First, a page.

One that I’ll only touch on briefly is refresh rates. Sometimes included with the resolution standard, as 1080p60 for example, but more frequently just mentioned about the screen as a rate in Hertz (Hz), this simply describes how many times per second the screen can display a new image. Common is 60Hz but in particular for gaming, higher rates can be interesting and so screens with rates up to 144Hz (and more, for a ton of money) are available. If you aren’t planning to play shooter games competitively, however, this is not generally worth it. Not least because your PC needs to be powerful enough to run things at that refresh rate, too.
More relevant is the ability to play HDR or high dynamic range content. Dynamic range is about the difference between the brightest and the darkest parts of the screen and is summed up nicely by the following statement:
Bright things can be really bright, dark things really dark and details can be seen in both.
Since more and more movies are produced and streamed via Netflix et al with HDR imagery, an HDR screen makes sense and really does, in particular, improve dark scenes in movies. However, under Windows it comes with a potentially annoying drawback. Not all applications work with the HDR mode, so Windows will turn to SDR mode for those – which can take a second or two. Switching quickly to and from such an application becomes very cumbersome. It also requires some adjustment in the settings, as Windows HDR sets the brightness for non-HDR things weirdly by default, messing up the colors. This is relatively easy to fix if you’re not relying on perfect accuracy – and a massive effort if you do.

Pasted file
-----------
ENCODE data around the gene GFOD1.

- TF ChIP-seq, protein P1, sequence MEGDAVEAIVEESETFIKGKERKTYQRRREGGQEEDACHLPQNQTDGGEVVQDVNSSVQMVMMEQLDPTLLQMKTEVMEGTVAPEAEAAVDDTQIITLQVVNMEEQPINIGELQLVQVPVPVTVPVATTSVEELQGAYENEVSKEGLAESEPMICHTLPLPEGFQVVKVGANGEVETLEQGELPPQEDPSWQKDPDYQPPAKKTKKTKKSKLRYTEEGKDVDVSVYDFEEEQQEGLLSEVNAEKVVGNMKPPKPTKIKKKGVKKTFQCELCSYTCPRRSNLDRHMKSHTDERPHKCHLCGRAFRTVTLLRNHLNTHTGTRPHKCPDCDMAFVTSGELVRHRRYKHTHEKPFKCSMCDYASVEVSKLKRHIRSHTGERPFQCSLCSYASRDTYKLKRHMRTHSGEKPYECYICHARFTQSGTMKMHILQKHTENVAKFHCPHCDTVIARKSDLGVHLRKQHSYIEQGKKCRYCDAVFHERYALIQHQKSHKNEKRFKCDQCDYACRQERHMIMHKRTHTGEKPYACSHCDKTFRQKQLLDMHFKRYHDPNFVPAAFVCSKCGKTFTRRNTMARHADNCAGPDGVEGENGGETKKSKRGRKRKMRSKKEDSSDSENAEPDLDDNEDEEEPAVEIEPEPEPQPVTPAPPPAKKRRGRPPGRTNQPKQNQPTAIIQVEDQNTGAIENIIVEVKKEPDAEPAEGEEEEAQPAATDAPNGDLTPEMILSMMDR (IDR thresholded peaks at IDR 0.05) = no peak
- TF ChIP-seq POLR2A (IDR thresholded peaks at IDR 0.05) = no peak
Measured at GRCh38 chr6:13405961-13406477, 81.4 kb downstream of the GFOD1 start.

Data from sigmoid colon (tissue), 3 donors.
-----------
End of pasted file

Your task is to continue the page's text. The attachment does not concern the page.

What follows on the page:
In my case, replacing old devices came with one more unfortunate surprise. I thought I could just reuse the HDMI cable I was already using. However, with that, I ended up with a black screen until I went into low-resolution mode and from there tested out which resolutions worked. Turns out, I was using an HDMI cable that was too old to support resolutions higher than 1080p! That took… a while to figure out, so I do definitely recommend checking that first and figuring out if the cables enclosed with the screens will be long enough and the right type.
On a larger screen, the higher resolution is a bigger benefit, as the image stays sharp even at a larger size, while a too small image can’t get any better. However, even at the 28-inch size I have, there are noticeably more details.
However, the higher resolution is great for being able to view multiple windows or documents on the same screen and 4K HDR video is noticeably nicer than particularly non-HDR video, so if you’re thinking you might get stuck at home more, it’s definitely a nice upgrade. Especially when you start watching series like Netflix’ Dark, where being able to see details in scenes with high contrast is a big plus.
So for me, after the initial cabling woes, the higher resolution is nice, but HDR is what really improves the screens.